It is not known what signals and which cells are responsible for aggrecanase expression following surgical destabilization of the knee. Although there is little or no synovitis seen in this model when cartilage degeneration is occurring (after 4 weeks), it is possible that cytokine production within the synovium or joint cavity drives proteinase production. It is also possible that proteinase expression is directly induced in the chondrocyte by altered joint biomechanics. Destabilization of the meniscus is likely to have 2 main consequences following the initial cutting injury. The first is increased load transmitted through the weight-bearing region of the joint. The second is joint instability resulting in increased shear stress over the articular surfaces. It is not known whether chondrocytes are able to sense and respond to such changes, but our previous finding that simple cutting of cartilage is sufficient to activate JNK and p38 MAPK pathways and to induce inflammatory response genes such as IL-1 in the chondrocyte (22) lends support to such a theory.
The role of FGF-2 in cartilage has been most studied in the growth plate, where it has an inhibitory effect on chondrocyte proliferation. Gain-of-function mutations in human FGF receptor 3 (FGFR-3) (23–27) and overexpression of FGF-2 (28) or intravenous treatment of mice with recombinant FGF-2 (29) all result in a reduction in the proliferating zone of the growth plate and in subsequent shortening of the long bones (achondroplastic dwarfism). The absence of a developmental phenotype in Fgf2−/− mice is thought to be due to compensation by other FGF family members such as FGF-18 which are present in the growth plate (30). It is possible that Fgf2−/− mice exhibited a mild subclinical chondrodysplasia that rendered the cartilage more susceptible to OA in adult life. However, subcutaneous delivery of FGF-2 was able to slow arthritis in Fgf2−/− mice to levels seen in Fgf2+/+ animals, suggesting that accelerated OA in Fgf2−/− mice was not due to an intrinsic matrix weakness that had arisen during development, but rather that it was due to the loss of FGF-2–mediated suppression of matrix breakdown in postnatal tissue.
The disparate functions of FGF-2 in pre- and postnatal cartilage may be due to differences in receptor expression; FGFR-3 expression is high in the growth plate (31), but FGFR-1 and FGFR-2 are the predominant receptors in healthy mature articular cartilage (Vincent T, Chia S-L: unpublished observations), and it is probably through these that the anticatabolic effects of FGF-2 are occurring. Our results suggest that other FGFs do not compensate for the loss of FGF-2 in adult cartilage. This may be because of the high relative abundance of FGF-2 in articular cartilage compared with other FGFs, and also because of the mechanical control of its bioavailability, which ensures that FGF-2–mediated signaling occurs during weight bearing as well as following chondral injury (7, 8).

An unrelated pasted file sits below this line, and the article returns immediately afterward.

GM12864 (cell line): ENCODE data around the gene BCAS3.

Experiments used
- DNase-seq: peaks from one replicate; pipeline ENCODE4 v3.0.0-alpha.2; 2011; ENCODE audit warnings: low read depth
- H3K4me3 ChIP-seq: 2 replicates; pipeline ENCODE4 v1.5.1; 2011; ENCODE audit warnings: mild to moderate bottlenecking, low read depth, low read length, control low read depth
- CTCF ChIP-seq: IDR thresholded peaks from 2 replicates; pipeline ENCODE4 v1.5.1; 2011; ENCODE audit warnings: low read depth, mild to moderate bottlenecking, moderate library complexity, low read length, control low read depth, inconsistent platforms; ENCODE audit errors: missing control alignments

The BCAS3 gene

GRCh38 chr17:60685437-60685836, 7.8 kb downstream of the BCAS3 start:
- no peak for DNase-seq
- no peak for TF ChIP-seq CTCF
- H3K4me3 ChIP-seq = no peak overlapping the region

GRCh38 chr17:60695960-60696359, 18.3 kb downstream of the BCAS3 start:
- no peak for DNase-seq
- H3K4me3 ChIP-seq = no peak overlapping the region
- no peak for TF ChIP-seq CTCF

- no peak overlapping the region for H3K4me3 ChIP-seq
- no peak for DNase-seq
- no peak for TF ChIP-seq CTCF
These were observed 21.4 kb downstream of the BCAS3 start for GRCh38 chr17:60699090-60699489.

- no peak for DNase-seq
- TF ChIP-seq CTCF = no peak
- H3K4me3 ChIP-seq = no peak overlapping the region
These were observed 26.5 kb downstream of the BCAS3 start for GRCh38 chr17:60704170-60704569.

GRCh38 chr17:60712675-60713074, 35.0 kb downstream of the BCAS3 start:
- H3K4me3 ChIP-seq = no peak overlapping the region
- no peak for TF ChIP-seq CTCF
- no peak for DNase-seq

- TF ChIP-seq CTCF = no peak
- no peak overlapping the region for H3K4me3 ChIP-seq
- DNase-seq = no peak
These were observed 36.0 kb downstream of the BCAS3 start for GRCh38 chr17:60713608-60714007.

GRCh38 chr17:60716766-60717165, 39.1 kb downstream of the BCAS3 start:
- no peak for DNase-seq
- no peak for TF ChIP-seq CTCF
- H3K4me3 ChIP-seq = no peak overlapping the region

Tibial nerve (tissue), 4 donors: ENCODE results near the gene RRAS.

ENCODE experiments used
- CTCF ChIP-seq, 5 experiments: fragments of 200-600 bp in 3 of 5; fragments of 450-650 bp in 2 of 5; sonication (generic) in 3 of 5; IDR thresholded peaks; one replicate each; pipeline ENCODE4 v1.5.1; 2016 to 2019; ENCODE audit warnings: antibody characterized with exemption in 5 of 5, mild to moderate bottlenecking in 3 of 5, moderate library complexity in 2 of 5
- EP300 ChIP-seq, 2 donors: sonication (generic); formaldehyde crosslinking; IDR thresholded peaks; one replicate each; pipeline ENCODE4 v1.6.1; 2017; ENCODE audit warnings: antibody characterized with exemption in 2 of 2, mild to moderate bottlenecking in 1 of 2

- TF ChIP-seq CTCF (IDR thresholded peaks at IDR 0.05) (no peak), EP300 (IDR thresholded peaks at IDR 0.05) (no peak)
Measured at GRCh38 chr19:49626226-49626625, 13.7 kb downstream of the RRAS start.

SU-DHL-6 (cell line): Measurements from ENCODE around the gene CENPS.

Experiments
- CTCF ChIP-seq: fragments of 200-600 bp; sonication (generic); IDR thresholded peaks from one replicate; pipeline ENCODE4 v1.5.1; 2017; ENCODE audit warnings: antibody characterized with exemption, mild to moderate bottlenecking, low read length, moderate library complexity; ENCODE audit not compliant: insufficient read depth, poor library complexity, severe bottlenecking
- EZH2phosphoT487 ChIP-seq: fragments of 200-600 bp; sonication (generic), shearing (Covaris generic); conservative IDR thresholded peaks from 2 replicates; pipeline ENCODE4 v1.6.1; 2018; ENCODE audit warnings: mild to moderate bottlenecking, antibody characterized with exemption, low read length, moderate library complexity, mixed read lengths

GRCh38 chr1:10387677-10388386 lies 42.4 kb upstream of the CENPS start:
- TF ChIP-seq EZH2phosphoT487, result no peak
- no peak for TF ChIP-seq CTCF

The role of FGF-2 in tissue injury responses in other organs has also emerged in recent years; Fgf2−/− mice have delayed healing following excisional skin wounding (32), and FGF-2 up-regulates neurogenesis and protects neurons from degeneration in the adult hippocampus after traumatic brain injury (33). These observations identify FGF-2 as a tissue remodeling cytokine and highlight its importance in tissue homeostasis and repair.
Finally, could loss of the chondroprotective role of FGF-2 contribute to the development of human OA? We have observed strong pericellular staining for perlecan and FGF-2 in OA cartilage, suggesting that their expression is maintained in disease. It is not clear at present whether mechanical signals are unable to activate FGF-2–mediated chondroprotection in damaged tissue or whether anticatabolic processes are simply overwhelmed by degradative ones in established OA. Nonetheless, understanding the molecular basis for these observations should enable us to harness the properties of such anticatabolic cytokines in the future management of OA.
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All authors were involved in drafting the article or revising it critically for important intellectual content, and all authors approved the final version to be published. Dr. Vincent had full access to all of the data in the study and takes responsibility for the integrity of the data and the accuracy of the data analysis.
Study conception and design. Chia, Sawaji, Inglis, Saklatvala, Vincent.
Acquisition of data. Chia, Burleigh, McLean, Inglis.
Analysis and interpretation of data. Chia, Sawaji, Saklatvala, Vincent.